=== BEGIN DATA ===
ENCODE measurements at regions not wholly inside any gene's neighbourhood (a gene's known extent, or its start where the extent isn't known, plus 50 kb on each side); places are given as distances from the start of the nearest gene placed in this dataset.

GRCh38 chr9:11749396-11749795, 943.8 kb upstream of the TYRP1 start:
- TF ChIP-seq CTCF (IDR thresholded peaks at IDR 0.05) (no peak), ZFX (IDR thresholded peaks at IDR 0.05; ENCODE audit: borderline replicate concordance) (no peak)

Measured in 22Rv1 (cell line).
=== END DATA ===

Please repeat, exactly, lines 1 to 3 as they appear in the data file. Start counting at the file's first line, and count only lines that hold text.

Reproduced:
ENCODE measurements at regions not wholly inside any gene's neighbourhood (a gene's known extent, or its start where the extent isn't known, plus 50 kb on each side); places are given as distances from the start of the nearest gene placed in this dataset.

GRCh38 chr9:11749396-11749795, 943.8 kb upstream of the TYRP1 start:
- TF ChIP-seq CTCF (IDR thresholded peaks at IDR 0.05) (no peak), ZFX (IDR thresholded peaks at IDR 0.05; ENCODE audit: borderline replicate concordance) (no peak)